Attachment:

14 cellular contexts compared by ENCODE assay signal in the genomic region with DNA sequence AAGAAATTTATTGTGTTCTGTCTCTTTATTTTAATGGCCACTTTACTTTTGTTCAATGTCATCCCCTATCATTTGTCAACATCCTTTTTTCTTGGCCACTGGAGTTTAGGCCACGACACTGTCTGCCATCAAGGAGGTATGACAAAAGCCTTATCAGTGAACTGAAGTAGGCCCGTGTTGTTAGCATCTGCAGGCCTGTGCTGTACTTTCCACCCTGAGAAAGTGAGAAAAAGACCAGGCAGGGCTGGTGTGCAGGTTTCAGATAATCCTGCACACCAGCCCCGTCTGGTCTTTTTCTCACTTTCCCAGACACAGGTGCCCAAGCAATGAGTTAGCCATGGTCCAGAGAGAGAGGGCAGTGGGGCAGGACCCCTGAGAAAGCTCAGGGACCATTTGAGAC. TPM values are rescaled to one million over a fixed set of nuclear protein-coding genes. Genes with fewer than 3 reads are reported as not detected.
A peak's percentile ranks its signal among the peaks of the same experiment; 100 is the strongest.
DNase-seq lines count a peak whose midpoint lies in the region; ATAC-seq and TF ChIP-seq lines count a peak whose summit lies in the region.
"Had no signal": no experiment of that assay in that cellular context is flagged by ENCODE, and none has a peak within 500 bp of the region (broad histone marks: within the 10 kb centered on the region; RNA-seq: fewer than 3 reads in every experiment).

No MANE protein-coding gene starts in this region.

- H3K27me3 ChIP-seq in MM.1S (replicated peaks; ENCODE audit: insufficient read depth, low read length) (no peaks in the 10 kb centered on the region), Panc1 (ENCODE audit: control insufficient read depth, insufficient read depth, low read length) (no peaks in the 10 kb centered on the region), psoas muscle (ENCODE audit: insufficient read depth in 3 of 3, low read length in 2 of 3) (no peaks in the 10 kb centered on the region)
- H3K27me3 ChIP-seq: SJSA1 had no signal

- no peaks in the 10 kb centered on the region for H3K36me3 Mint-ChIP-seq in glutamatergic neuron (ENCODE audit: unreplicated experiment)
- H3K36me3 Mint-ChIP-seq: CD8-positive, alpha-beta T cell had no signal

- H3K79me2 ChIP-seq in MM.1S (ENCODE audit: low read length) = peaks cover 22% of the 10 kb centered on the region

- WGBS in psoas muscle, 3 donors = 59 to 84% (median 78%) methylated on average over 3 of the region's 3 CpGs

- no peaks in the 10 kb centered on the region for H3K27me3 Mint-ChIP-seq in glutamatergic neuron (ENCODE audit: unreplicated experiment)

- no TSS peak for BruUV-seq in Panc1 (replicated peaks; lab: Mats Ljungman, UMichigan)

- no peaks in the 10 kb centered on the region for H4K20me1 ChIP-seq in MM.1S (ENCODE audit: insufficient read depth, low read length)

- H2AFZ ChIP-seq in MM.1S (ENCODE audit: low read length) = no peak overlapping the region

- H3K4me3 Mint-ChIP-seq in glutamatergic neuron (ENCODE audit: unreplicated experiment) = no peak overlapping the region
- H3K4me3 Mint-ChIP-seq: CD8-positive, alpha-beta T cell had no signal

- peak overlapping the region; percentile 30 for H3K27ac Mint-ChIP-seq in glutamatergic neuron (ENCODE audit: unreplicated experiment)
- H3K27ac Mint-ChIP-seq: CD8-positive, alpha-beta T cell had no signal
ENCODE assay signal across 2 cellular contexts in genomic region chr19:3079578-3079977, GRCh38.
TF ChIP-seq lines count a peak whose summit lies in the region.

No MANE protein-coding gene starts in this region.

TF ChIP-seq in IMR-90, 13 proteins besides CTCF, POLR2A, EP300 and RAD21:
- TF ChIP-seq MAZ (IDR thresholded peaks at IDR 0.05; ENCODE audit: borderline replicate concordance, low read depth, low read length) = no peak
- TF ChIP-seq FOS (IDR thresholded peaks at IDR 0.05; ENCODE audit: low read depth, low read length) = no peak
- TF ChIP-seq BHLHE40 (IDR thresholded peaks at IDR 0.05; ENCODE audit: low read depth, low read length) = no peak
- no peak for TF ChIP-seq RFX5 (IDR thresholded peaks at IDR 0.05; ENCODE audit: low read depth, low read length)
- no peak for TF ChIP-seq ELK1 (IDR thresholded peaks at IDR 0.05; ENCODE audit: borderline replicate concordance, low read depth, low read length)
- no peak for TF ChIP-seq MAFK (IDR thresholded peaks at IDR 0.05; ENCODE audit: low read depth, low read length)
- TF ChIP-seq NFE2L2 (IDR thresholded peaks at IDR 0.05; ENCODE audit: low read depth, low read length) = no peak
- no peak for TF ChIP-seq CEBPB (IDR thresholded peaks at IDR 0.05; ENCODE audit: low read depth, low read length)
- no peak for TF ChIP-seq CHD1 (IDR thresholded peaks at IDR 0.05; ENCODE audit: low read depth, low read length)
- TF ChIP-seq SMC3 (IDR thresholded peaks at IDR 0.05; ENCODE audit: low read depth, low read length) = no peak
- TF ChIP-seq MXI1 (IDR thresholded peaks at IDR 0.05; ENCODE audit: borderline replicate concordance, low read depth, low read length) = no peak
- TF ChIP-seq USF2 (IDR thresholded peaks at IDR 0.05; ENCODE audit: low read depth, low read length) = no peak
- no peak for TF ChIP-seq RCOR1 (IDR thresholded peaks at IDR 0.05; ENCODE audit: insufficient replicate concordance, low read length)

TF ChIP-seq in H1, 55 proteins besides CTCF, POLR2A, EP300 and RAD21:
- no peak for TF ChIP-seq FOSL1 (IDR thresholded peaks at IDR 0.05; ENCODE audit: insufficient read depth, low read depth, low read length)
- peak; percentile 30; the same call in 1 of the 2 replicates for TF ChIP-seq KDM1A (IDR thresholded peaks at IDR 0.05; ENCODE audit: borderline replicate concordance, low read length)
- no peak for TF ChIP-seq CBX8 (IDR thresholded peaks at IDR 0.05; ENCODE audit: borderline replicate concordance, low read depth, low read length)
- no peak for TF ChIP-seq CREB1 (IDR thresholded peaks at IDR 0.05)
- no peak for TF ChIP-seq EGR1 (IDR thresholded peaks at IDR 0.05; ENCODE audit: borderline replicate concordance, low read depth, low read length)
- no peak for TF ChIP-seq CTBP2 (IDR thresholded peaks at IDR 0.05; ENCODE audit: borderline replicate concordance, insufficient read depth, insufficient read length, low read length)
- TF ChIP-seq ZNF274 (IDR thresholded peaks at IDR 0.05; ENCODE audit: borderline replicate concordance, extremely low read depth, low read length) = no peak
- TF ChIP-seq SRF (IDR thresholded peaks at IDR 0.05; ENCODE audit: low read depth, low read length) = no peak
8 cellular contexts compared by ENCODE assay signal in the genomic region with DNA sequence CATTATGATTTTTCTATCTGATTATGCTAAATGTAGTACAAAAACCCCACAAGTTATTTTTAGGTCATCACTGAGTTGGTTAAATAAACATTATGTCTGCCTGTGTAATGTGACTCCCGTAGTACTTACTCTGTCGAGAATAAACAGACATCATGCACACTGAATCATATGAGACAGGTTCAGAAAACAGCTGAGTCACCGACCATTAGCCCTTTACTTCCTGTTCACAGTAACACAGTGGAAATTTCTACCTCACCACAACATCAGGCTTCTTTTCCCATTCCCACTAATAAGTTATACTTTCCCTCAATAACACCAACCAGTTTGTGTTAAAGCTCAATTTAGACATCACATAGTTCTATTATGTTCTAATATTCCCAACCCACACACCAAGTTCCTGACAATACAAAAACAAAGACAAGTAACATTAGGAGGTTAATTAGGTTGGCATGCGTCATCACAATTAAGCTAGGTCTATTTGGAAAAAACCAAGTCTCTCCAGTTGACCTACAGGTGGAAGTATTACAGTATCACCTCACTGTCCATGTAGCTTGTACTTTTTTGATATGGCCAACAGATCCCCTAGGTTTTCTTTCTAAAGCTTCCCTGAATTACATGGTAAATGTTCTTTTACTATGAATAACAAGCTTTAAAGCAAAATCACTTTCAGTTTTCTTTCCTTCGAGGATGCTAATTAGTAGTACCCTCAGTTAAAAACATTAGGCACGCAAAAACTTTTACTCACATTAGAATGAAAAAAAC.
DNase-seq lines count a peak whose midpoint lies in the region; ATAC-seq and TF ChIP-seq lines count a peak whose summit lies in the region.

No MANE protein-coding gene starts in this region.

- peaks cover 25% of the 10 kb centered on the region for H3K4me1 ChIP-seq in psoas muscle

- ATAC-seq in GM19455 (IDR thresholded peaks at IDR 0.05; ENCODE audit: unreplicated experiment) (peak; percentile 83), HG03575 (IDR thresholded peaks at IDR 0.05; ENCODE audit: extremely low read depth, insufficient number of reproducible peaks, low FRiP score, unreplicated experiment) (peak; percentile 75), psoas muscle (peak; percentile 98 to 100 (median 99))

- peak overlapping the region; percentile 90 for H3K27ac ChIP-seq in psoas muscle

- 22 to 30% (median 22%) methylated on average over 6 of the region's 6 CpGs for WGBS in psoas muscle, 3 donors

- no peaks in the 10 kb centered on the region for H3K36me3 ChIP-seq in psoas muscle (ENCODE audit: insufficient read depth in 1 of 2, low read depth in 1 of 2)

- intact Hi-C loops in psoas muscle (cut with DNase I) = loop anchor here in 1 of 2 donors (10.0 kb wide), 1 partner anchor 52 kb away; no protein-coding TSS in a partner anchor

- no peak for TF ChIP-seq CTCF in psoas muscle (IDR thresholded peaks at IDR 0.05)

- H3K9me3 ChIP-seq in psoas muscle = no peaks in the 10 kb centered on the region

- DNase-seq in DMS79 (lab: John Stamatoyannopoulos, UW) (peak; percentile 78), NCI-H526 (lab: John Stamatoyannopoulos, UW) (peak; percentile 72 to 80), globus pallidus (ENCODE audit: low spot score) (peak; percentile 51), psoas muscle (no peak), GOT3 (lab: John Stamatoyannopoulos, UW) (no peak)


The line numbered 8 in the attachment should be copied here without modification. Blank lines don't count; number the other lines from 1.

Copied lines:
- no peaks in the 10 kb centered on the region for H3K36me3 Mint-ChIP-seq in glutamatergic neuron (ENCODE audit: unreplicated experiment)